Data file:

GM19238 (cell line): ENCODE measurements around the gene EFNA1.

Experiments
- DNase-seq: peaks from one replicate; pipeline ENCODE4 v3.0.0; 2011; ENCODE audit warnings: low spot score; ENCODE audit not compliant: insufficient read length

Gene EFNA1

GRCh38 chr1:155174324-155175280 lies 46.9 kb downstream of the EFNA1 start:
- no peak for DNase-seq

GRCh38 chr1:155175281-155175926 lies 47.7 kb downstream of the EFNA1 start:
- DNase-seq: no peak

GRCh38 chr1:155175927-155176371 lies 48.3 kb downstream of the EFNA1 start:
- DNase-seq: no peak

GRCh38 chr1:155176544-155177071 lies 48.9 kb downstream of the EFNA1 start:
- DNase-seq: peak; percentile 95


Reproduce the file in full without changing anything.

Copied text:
GM19238 (cell line): ENCODE measurements around the gene EFNA1.

Experiments
- DNase-seq: peaks from one replicate; pipeline ENCODE4 v3.0.0; 2011; ENCODE audit warnings: low spot score; ENCODE audit not compliant: insufficient read length

Gene EFNA1

GRCh38 chr1:155174324-155175280 lies 46.9 kb downstream of the EFNA1 start:
- no peak for DNase-seq

GRCh38 chr1:155175281-155175926 lies 47.7 kb downstream of the EFNA1 start:
- DNase-seq: no peak

GRCh38 chr1:155175927-155176371 lies 48.3 kb downstream of the EFNA1 start:
- DNase-seq: no peak

GRCh38 chr1:155176544-155177071 lies 48.9 kb downstream of the EFNA1 start:
- DNase-seq: peak; percentile 95